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An Amazing Account From Grenfell Tower Hero Who Got In With An Axe
19 June 2017, 15:12 | Updated: 19 June 2017, 15:14
An incredible account from a man who took matters into his own hands and fought his way inside Grenfell Tower to save people.
Jody Munn was at home in his flat early last Wednesday morning when he noticed fire engines trying to get through to the estate. He went outside and saw the glow of the fire.
“I went downstairs and ran across there to see what I could do.”
He saw fire crews preparing their equipment but didn’t feel there was enough urgency, so he decided to do whatever he could: “I grabbed a fire axe out of the truck and went around the building trying to find a fire exit to get into the building.
“I chopped at one door but it was steel door and I couldn’t get through it. Then I noticed a bridge going into the first floor form an adjacent building.”
He got past security bars and got into a flat through a window. He looked through it and found no one there so headed up to the second floor.
“There was an old couple coming out looking for a fire exit. I got them down to level one and when I got them down there that’s when the fire brigade reached level one.”
“It was all very smokey, very confused. I couldn’t really see past arms length.” Jody inhaled smoke and had to get out of the building.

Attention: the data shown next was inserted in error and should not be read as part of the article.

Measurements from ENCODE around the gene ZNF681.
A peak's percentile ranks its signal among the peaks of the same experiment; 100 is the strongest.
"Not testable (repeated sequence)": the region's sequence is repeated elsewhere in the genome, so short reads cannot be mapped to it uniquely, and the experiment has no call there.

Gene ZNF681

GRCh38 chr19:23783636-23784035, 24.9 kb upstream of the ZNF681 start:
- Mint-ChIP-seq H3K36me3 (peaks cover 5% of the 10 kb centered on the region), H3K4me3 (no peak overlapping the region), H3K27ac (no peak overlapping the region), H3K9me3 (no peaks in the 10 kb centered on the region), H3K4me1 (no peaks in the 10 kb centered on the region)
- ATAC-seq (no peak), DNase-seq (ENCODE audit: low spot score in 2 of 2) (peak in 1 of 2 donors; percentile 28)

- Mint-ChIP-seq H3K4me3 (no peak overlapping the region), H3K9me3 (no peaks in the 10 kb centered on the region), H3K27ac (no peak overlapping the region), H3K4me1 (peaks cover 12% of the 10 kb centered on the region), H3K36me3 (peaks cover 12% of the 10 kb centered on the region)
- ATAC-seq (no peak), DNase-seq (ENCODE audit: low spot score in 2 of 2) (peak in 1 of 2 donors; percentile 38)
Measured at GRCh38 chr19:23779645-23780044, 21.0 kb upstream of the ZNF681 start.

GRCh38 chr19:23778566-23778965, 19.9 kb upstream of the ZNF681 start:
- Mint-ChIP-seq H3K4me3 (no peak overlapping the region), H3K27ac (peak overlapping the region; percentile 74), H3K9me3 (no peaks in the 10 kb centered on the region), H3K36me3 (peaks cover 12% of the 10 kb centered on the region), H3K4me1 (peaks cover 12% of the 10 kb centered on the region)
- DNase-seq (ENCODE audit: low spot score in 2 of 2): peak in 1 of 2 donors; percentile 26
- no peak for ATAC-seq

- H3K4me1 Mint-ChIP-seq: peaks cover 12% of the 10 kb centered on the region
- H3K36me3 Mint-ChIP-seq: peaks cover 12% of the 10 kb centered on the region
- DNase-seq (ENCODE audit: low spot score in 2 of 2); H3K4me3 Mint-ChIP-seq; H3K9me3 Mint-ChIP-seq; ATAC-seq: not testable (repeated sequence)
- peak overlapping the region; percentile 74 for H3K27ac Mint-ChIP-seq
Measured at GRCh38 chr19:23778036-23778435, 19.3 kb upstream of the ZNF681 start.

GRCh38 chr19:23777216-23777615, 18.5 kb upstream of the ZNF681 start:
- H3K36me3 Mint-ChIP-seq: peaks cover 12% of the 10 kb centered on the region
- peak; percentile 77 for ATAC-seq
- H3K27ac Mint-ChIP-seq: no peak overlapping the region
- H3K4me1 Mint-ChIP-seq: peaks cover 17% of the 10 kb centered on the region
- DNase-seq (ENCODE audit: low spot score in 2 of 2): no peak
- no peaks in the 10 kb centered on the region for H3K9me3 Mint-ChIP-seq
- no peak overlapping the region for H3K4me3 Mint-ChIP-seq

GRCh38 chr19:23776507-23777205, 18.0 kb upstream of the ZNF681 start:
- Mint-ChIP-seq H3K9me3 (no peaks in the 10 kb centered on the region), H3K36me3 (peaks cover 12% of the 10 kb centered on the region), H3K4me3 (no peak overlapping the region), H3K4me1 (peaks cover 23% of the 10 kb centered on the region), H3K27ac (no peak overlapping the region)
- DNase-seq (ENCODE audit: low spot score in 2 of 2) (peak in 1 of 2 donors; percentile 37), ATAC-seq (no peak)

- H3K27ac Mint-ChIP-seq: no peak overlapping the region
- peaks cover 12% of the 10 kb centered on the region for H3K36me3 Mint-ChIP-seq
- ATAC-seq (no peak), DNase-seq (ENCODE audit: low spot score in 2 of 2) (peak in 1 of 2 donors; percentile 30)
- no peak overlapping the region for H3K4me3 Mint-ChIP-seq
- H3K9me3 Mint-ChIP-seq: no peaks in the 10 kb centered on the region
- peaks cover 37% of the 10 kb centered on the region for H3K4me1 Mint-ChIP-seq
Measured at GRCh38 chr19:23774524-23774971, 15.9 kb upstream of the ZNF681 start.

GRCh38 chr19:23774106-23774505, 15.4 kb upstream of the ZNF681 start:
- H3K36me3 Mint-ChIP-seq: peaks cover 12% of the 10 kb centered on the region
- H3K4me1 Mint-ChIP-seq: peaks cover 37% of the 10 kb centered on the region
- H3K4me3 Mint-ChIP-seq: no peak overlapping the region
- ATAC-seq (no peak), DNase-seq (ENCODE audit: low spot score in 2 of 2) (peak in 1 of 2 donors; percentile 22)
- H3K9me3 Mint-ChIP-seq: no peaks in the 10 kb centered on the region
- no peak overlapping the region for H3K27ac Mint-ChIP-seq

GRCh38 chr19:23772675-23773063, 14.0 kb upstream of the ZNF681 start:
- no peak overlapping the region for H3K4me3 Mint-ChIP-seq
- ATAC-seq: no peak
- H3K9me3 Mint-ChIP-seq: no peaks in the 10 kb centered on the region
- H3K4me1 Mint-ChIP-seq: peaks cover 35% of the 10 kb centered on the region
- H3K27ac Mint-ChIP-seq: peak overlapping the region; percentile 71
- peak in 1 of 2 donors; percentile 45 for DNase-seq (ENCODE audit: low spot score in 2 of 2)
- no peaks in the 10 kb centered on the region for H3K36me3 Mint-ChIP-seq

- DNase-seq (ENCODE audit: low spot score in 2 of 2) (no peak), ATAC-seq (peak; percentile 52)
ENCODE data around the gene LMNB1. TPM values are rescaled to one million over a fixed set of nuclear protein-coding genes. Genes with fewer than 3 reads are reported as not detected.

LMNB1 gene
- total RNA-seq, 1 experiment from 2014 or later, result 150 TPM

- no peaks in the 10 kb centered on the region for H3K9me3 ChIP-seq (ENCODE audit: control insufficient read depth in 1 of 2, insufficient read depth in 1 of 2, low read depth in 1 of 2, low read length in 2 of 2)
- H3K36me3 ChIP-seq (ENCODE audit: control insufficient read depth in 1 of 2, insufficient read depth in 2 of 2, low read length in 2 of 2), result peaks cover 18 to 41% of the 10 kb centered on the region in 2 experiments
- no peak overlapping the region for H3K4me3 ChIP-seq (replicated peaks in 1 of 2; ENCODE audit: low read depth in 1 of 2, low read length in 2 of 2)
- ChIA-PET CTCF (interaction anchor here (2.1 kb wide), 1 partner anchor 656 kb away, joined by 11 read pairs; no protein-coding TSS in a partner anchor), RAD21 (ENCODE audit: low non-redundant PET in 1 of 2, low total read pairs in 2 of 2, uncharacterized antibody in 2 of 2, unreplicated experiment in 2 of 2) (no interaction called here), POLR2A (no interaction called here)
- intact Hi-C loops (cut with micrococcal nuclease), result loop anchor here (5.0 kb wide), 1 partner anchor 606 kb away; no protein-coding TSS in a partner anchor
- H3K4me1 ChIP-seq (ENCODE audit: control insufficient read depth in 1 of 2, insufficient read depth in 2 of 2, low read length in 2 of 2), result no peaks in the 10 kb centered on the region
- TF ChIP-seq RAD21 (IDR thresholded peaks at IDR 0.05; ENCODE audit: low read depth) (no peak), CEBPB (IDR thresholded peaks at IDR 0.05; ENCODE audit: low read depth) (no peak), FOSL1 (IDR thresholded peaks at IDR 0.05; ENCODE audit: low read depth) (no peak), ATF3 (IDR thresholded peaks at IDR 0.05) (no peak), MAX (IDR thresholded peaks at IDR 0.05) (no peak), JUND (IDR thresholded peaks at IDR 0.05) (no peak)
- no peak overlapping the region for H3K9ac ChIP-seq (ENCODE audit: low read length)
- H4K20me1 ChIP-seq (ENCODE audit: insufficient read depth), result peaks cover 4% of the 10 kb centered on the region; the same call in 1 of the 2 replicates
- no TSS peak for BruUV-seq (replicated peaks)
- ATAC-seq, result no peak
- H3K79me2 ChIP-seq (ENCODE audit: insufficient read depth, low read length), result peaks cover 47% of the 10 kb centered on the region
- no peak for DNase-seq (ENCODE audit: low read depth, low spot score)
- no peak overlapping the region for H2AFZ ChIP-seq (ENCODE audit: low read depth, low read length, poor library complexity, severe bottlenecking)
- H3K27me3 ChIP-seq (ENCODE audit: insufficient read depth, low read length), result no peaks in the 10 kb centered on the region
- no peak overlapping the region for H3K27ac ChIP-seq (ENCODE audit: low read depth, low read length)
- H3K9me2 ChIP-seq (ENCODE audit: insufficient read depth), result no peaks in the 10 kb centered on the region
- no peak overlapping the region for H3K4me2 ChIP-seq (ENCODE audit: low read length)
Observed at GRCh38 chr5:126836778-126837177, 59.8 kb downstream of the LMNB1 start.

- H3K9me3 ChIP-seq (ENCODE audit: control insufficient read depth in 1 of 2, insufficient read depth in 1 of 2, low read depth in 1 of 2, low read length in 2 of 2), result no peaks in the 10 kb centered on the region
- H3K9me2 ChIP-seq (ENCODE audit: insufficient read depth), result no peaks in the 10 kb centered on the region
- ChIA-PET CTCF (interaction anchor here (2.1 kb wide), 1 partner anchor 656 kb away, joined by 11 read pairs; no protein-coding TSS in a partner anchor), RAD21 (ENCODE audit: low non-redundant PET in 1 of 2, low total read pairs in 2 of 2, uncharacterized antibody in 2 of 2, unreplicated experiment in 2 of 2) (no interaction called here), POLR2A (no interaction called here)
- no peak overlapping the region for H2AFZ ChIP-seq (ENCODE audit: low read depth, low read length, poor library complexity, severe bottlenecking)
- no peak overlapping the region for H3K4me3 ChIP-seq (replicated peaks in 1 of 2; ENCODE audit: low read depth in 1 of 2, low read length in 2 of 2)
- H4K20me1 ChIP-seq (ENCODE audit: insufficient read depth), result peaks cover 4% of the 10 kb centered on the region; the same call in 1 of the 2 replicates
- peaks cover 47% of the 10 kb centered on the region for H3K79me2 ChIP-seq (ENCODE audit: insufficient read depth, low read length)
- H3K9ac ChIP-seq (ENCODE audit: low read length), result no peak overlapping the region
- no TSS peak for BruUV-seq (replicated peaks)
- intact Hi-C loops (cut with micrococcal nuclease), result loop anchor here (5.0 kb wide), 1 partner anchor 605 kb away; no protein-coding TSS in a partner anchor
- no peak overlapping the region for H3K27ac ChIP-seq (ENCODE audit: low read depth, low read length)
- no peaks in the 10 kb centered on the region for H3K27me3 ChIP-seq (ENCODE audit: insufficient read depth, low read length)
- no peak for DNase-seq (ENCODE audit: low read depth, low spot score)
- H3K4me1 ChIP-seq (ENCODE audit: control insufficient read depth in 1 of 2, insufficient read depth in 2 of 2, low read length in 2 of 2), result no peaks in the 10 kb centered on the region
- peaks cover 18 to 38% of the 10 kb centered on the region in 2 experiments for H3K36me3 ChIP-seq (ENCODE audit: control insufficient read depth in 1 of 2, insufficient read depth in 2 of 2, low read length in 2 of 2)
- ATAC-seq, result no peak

Once outside he told the fire chief what was happening on the other side of the building and told them to get a ladder around there. They did so, which enabled people on the fourth floor to climb down.
Jody said it was surprisingly quiet at this point with no alarms going off. He said he could hear the pumps in the fire trucks going.
“It was quiet enough to have a conversation with people in the building up on the fifth floor.”
He then went around the building trying to shout to people inside: “Get out of the building, the whole thing’s going up. Get out, get out.”
One of the fire officers told him to stop telling people to do that and that they people were better off staying put for now.
Jody told the officer to go with him and see the other side of the building.
“When he saw it his face just dropped. He obviously hadn’t seen it. It was raining down fire, chunks of metal and plastic and bits of building.
“He changed his announcement then from ‘stay in your flat’ to ‘get out if you can’.”
Jody continued to do what he could, helping the fire fighters to unroll their hoses. Once the police turned up he was ordered back behind a cordon, so he went back to his flat where he watched the tragedy unfold.
“It was complete carnage,” he said.
He watched families stuck in their flats unable to get down: “I saw families in their windows… the smoke billowing in. First of all white smoke billowing and they were leaning out of their windows, then more intense and more intense black smoke, and then they just weren’t there anymore. And then the flame starts consuming that apartment.”
One scene in particular has stuck with him. A family of three high up on the fifteenth floor, close to the top of the building. He watched them, trapped in their flat, for around two hours until they finally succumbed to the blaze.
In the days since the fire Jody said he’s had some trouble sleeping and that he feels a sense of anger at what happened.
“Today, as I look back over everything I’m really frustrated. I’m angry. I’m upset.
“I’m upset at the disorganisation of it. I’m upset they spent that sort of money, £10m, to turn the building into a trap
“£10m would have been better off being spent somewhere else. Then you’d have however many people still alive."